Ironically, this controversial step was taken in the name of improving the academic quality of the colleges. Before 2017, these institutions, along with 2,300 post-graduate colleges and professional institutions all over the country, used to be run by National University (NU). It was founded in 1992 to oversee the academic activities of the post-graduate colleges and other professional institutions. Before 1992, these colleges were run by Dhaka, Rajshahi, Chittagong and Mymensingh Agricultural Universities. However, NU, burdened with overseeing the academic activities of more than two million students of thousands of institutions, could not ensure quality education at all. As a result, students of these colleges had to suffer from three-year-long session jams.
The current administration of NU has sought to reduce the session jam by taking exams regularly, which, ironically, had an adverse impact on students’ result. Students of NU now have to sit for exams despite not being able to attend any classes for that course. Abu Bakar, a student of Dhaka College and coordinator of the platform of students of the seven colleges, says, “The academic quality of NU is even worse than many coaching centres. Coaching centres at least teach students in exchange of money. NU does not teach students, but takes money and just gives out certificates. This is why we want to remain affiliated with DU instead, but in a more effective way.”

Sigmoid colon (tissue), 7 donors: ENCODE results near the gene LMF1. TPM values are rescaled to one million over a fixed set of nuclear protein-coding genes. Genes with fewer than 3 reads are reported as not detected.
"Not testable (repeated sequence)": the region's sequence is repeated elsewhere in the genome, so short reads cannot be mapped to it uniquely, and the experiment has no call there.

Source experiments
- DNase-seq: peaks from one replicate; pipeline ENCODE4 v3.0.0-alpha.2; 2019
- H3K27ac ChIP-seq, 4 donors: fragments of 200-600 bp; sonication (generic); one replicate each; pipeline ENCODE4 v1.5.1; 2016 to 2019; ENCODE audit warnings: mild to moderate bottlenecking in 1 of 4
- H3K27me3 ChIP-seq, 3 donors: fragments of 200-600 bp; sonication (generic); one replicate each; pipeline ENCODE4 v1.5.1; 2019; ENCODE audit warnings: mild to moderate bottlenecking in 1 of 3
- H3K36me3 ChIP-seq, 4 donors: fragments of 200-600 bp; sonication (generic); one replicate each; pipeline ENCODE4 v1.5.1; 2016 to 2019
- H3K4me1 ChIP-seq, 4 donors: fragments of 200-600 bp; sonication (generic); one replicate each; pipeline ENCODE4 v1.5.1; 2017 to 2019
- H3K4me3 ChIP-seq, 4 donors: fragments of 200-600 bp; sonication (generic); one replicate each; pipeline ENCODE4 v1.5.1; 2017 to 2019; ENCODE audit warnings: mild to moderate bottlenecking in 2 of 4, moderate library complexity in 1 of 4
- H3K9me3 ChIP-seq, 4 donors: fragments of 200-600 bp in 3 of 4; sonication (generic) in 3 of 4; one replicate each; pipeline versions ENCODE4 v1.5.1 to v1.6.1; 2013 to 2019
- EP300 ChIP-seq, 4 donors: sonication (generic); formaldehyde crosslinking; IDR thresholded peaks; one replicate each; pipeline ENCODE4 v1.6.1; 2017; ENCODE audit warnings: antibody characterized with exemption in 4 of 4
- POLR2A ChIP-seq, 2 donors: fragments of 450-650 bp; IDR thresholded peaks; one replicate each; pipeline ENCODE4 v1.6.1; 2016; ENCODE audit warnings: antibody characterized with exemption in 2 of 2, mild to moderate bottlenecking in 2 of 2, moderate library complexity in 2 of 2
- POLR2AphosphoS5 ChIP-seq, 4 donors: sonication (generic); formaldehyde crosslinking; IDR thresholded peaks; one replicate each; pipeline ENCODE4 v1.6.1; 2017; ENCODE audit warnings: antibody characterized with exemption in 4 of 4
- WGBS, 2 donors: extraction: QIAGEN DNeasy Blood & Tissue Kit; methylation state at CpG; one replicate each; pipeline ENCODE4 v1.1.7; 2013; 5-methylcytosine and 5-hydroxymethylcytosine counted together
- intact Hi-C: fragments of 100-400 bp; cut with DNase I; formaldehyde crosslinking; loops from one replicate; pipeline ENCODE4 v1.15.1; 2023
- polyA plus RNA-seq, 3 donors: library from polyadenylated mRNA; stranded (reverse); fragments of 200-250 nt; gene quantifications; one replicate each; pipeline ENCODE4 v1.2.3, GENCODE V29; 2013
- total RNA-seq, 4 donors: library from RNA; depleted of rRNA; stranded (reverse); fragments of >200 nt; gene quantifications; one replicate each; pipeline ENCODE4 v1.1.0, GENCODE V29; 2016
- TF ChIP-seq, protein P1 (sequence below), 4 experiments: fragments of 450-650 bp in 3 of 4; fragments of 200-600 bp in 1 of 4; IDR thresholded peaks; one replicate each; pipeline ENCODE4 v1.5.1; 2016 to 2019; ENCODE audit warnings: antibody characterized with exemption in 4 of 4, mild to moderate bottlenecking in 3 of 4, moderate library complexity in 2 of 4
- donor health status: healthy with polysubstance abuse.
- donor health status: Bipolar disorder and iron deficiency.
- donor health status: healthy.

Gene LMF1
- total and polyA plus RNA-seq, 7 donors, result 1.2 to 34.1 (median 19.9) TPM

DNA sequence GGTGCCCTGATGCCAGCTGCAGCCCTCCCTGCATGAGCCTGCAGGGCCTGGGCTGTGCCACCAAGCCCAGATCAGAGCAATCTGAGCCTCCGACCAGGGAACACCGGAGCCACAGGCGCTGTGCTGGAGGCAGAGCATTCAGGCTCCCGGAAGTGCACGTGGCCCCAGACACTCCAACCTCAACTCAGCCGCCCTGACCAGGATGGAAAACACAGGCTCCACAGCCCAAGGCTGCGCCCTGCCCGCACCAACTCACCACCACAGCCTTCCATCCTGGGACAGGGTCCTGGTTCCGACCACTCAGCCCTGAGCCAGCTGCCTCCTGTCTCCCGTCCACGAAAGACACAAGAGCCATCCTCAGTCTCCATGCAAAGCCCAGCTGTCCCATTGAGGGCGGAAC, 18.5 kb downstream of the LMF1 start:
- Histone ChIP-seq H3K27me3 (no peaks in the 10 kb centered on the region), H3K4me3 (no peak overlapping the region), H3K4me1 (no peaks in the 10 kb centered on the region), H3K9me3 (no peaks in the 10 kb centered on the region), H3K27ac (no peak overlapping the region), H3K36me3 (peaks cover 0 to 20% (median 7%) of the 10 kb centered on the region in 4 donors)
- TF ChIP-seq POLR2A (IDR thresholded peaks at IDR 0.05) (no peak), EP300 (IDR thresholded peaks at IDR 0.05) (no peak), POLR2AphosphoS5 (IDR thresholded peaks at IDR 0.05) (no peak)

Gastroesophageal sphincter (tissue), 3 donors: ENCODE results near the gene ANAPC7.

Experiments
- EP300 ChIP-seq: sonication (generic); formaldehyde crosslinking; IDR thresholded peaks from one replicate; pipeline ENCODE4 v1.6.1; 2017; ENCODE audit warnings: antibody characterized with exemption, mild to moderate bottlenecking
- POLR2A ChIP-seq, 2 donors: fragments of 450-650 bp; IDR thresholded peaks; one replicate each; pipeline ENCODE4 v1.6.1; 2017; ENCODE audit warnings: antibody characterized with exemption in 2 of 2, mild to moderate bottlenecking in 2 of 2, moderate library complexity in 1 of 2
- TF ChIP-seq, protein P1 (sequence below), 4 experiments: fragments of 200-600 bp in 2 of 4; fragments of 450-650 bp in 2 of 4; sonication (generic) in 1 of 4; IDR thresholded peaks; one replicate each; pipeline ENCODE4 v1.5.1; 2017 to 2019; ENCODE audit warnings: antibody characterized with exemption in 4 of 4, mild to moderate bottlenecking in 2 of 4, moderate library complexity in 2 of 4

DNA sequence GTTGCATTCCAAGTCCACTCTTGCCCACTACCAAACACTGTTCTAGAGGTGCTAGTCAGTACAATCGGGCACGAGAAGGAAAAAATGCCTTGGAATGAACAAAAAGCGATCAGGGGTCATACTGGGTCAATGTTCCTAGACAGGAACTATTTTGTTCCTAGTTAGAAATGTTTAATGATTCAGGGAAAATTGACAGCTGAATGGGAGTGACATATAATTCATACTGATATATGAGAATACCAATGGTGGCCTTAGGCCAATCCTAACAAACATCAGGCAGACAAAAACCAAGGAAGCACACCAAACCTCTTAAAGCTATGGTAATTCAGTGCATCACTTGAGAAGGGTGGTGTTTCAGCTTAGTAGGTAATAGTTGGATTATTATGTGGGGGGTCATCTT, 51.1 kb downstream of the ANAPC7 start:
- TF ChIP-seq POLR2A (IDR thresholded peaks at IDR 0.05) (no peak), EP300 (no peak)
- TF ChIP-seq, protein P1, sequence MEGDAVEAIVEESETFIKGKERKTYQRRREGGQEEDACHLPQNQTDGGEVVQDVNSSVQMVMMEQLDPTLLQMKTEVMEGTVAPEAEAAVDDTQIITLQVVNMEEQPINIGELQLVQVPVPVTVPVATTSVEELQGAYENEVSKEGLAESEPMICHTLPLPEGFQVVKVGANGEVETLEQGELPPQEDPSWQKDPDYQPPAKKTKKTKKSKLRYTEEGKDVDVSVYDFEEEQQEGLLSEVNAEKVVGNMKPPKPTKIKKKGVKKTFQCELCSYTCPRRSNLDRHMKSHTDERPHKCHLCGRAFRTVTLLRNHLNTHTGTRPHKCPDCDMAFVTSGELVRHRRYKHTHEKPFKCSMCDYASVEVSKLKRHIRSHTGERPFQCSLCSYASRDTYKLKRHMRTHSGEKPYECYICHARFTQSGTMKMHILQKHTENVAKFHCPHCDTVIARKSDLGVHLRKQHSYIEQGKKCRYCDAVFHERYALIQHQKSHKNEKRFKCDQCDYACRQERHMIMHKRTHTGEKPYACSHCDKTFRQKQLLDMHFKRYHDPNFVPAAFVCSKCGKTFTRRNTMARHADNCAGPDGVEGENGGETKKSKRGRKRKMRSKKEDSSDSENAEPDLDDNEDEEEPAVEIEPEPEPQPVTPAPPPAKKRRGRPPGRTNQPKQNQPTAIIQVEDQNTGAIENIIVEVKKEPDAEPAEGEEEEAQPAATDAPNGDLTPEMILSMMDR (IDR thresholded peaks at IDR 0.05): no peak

DU, however, could not perform any better than NU. Already burdened with more than 30,000 students and a faculty member deficit, DU has been struggling to run these institutions from the very beginning. Professor Dr Akhteruzzaman, current vice chancellor of Dhaka University, blames former vice chancellor Professor Dr AAMS Arefin Siddique and says, “These seven colleges were affiliated without any prior plan and in an ‘unscientific’ manner. This impulsive decision has created a deadlock situation in the university and also in the colleges.”
Immediately after the affiliation, not a single class was held in these seven colleges for nine months at a stretch. Most of the students are now in more than a year-long session jam. As a result, students of seven colleges have been demonstrating with five demands. The university must: publish errorless result within 90 days of an exam, re-examine the copies and clarify why such large number of students failed in the recent exams, establish a separate academic building to run the seven colleges, have the college teachers prepare question papers according to the syllabus, and form an academic calendar to eliminate the session jam.